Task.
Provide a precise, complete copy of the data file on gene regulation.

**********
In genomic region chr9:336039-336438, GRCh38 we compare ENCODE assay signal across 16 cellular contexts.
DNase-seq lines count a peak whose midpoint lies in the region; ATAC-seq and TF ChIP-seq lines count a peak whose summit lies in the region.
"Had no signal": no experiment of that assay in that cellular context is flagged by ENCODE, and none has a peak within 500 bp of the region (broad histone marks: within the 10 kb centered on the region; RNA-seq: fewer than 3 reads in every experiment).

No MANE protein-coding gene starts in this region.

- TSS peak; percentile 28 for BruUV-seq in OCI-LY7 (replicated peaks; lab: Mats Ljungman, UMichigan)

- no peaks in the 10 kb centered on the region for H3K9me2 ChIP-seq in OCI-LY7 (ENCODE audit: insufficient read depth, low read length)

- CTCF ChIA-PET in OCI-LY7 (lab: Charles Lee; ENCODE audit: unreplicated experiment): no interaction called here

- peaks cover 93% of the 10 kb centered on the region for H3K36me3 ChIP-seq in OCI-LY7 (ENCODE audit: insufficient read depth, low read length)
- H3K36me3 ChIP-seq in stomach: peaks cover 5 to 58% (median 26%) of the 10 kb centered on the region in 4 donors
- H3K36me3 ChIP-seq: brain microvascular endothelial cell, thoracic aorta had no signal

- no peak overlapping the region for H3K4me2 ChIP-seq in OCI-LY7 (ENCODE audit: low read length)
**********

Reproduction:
In genomic region chr9:336039-336438, GRCh38 we compare ENCODE assay signal across 16 cellular contexts.
DNase-seq lines count a peak whose midpoint lies in the region; ATAC-seq and TF ChIP-seq lines count a peak whose summit lies in the region.
"Had no signal": no experiment of that assay in that cellular context is flagged by ENCODE, and none has a peak within 500 bp of the region (broad histone marks: within the 10 kb centered on the region; RNA-seq: fewer than 3 reads in every experiment).

No MANE protein-coding gene starts in this region.

- TSS peak; percentile 28 for BruUV-seq in OCI-LY7 (replicated peaks; lab: Mats Ljungman, UMichigan)

- no peaks in the 10 kb centered on the region for H3K9me2 ChIP-seq in OCI-LY7 (ENCODE audit: insufficient read depth, low read length)

- CTCF ChIA-PET in OCI-LY7 (lab: Charles Lee; ENCODE audit: unreplicated experiment): no interaction called here

- peaks cover 93% of the 10 kb centered on the region for H3K36me3 ChIP-seq in OCI-LY7 (ENCODE audit: insufficient read depth, low read length)
- H3K36me3 ChIP-seq in stomach: peaks cover 5 to 58% (median 26%) of the 10 kb centered on the region in 4 donors
- H3K36me3 ChIP-seq: brain microvascular endothelial cell, thoracic aorta had no signal

- no peak overlapping the region for H3K4me2 ChIP-seq in OCI-LY7 (ENCODE audit: low read length)